Learning from History
This has been a momentous year. Our past pandemics were relatively localised, so we have nothing to compare this to. This is our shared global experience. We have achieved microbial unification.
As we take in the enormous changes happening around us, studying the past can help us. History doesn't repeat, but it rhymes.
Peter D. Kaufman - the CEO of Glenair and the editor of Poor Charlie's Almanack - had some wonderful words on this topic.
Every statistician knows that a large, relevant sample size is their best friend. What are the three largest, most relevant sample sizes for identifying universal principals? Bucket number one is inorganic systems, which are 13.7 billion years in size. It's all the laws of math and physics, the entire physical universe. Bucket number two is organic systems, 3.5 billion years of biology on Earth. And bucket number three is human history, you can pick your own number, I picked 20,000 years of recorded human behavior. Those are the three largest sample sizes we can access and the most relevant.
These ancient repositories of knowledge can provide us insights where recent theories fail. For example, Satoshi Kanazawa's Savanna Principle taps into evolutionary psychology to explain phenomena that game theory and microeconomics cannot. In simple words, our brains evolved to survive our ancestral environment in the Savanna. Many of our fears and emotions come from the way our brain evolved to survive the conditions there, and it can cause quirky results in modern day environments.
A good segue from Kaufman's Buckets are two related phenomena, The Copernician Principle and the Lindy Effect. All of them address something we know and respect intuitively - continuity matters.
The Copernician Principle
The Copernician Principle as expressed by J. Richard Gott III, in his paper titled "Implications of the Copernican principle for our future prospects" is simple:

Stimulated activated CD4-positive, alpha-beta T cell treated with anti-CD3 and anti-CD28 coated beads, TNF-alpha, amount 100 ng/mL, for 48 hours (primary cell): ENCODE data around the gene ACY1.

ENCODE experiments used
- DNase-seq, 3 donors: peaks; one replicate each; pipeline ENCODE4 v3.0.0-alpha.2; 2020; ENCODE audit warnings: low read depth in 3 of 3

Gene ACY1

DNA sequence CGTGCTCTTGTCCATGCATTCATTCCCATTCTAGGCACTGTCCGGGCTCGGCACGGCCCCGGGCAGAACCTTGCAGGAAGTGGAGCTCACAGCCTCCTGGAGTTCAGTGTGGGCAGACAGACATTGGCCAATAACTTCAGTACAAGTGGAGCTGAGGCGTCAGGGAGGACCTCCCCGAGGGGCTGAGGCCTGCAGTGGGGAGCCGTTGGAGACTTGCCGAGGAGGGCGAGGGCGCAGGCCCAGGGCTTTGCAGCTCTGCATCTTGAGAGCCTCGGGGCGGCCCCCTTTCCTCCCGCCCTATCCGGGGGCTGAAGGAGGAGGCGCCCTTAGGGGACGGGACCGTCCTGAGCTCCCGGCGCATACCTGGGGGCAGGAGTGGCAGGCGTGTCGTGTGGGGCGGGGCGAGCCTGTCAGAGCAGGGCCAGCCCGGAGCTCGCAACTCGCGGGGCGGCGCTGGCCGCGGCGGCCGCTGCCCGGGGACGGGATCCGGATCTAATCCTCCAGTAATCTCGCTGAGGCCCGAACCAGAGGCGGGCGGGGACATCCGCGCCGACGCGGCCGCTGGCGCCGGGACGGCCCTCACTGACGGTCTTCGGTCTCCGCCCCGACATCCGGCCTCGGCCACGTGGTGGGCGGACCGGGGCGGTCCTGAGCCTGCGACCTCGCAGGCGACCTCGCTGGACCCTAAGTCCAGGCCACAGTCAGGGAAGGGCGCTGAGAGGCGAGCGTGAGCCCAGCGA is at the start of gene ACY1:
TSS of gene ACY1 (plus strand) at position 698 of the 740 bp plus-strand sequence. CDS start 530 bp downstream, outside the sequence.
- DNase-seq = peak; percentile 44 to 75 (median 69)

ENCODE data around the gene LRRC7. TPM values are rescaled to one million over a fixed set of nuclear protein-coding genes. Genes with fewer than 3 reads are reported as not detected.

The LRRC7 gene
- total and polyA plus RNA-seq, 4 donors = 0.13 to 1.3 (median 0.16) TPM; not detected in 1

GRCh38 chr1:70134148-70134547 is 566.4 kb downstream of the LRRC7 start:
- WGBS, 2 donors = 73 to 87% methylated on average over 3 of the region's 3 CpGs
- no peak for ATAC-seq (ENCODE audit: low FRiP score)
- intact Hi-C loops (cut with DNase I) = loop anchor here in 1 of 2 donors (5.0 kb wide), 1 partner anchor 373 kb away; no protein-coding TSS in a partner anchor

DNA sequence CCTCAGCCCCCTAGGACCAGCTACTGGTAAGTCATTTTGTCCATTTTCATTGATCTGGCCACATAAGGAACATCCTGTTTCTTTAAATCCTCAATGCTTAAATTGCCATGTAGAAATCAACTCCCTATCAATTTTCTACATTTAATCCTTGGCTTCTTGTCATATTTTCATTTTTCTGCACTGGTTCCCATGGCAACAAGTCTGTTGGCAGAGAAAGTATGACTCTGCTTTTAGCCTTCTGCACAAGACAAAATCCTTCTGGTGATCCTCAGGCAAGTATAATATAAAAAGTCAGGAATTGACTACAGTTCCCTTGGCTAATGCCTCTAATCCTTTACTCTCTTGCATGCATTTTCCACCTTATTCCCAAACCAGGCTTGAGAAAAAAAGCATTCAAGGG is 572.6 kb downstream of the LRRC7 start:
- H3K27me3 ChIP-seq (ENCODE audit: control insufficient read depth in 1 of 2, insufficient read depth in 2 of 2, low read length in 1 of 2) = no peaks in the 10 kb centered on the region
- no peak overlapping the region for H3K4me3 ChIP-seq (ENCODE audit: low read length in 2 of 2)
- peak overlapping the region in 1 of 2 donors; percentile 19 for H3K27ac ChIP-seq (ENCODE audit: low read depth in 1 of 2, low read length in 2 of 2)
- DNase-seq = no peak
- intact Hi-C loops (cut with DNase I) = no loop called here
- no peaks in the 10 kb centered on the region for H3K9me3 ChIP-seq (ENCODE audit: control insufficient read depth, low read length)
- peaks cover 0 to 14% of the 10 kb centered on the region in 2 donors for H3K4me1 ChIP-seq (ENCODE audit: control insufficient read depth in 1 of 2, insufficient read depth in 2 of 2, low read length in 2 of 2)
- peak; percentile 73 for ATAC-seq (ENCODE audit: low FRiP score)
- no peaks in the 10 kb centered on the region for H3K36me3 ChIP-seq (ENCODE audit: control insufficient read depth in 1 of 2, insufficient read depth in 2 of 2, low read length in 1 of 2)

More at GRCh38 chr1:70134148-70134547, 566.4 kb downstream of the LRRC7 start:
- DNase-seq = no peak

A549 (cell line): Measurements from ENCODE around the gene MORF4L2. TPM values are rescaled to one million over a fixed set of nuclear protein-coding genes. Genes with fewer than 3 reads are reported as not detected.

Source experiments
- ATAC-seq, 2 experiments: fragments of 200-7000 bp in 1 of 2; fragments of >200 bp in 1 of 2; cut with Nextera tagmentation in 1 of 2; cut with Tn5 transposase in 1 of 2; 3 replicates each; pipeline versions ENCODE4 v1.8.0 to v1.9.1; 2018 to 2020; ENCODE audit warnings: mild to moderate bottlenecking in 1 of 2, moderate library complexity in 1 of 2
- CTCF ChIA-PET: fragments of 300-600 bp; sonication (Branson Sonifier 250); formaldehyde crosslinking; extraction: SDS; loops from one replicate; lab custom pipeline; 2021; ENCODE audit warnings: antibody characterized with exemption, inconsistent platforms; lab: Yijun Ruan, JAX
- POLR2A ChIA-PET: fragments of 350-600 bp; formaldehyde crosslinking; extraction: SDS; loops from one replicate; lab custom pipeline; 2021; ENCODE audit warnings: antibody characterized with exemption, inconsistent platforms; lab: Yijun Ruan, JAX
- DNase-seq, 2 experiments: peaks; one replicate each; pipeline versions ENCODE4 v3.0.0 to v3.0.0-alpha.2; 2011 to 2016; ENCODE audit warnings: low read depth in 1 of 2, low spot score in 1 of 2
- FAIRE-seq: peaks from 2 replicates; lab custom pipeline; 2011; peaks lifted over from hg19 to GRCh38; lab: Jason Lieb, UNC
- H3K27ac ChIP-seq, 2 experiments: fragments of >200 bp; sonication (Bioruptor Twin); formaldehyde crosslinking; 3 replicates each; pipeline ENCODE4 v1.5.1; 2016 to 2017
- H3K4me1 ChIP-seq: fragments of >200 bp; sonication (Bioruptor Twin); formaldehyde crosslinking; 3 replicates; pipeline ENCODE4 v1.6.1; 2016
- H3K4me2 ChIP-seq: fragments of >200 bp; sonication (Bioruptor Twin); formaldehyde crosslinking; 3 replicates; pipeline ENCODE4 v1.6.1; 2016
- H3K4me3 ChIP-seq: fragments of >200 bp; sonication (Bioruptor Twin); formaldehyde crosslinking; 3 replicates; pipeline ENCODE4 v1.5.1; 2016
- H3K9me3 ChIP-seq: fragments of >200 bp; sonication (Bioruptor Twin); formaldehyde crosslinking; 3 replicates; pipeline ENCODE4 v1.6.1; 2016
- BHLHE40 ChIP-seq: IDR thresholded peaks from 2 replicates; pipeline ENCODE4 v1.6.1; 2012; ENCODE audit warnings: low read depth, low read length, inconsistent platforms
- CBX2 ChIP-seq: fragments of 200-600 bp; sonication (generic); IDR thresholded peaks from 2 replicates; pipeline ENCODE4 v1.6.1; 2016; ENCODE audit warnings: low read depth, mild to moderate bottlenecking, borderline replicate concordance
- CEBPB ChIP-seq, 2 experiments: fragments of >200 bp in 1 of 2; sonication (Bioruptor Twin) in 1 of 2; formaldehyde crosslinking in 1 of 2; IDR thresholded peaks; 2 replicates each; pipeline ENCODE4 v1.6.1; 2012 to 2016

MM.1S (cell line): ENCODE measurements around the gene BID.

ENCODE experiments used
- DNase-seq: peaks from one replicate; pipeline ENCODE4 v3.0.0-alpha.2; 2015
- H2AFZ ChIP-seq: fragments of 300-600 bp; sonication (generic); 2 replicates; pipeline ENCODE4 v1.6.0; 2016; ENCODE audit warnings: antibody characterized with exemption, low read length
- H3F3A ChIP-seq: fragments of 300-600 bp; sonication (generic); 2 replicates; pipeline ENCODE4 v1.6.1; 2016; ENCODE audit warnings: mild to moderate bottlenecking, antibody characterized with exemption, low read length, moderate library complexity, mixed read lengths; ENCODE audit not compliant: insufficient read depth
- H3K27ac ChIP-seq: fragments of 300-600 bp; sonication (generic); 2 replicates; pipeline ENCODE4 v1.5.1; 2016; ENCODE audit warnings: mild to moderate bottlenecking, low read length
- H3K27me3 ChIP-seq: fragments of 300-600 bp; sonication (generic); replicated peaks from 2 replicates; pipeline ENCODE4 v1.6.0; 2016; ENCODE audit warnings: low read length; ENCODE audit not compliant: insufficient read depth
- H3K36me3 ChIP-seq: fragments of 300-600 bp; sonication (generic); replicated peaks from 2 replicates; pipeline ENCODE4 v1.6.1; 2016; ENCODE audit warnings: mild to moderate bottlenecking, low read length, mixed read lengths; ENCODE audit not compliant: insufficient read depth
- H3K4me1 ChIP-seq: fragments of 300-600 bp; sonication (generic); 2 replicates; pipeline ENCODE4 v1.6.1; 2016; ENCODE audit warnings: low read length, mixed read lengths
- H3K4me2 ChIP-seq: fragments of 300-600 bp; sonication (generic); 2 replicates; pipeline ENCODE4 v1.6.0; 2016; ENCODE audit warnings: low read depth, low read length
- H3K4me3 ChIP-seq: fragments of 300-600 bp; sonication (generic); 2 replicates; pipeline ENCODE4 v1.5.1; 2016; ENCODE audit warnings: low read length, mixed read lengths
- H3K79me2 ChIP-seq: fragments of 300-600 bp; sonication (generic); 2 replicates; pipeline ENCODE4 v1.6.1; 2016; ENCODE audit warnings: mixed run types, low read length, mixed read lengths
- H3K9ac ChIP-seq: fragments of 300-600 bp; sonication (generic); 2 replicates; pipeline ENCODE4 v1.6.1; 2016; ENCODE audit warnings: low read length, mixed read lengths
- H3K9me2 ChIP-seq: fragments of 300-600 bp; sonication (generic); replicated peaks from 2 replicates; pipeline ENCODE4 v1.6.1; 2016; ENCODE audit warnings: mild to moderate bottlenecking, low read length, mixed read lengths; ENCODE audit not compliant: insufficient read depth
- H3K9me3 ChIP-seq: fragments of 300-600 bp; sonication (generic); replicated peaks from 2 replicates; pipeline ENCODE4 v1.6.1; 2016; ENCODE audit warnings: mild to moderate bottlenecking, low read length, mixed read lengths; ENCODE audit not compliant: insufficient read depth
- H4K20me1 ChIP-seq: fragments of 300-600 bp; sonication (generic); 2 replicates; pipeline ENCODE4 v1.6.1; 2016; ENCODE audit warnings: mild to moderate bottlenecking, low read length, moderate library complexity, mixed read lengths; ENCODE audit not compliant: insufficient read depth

You are not special.
You are unlikely to be in the first 2.5% of the people or the last 2.5% of the people experiencing a phenomena. He wrote,
The Copernican revolution taught us that it was a mistake to assume, without sufficient reason, that we occupy a privileged position in the Universe. Darwin showed that, in terms of origin, we are not privileged above other species. Our position around an ordinary star in an ordinary galaxy in an ordinary supercluster continues to look less and less special.
If you don't feel too mathematically inclined (or if you don't have access to academic journals,) a New Yorker article about him is a lot more accessible. Oversimplifying Gott's derivation, if all you know is that Homo Sapiens have existed for roughly 200,000 years, you can be reasonably certain that they will continue to exist for another 5000 years (that is 200000/40 years) on the lower end and 8,000,000 years on the upper end (200000*40). Similarly, Nation States have existed for roughly 170 years, so you can reasonably expect them to last for about another 4.25 years (170/40 years) but less than 6800 years (170*40 years).
The Lindy Effect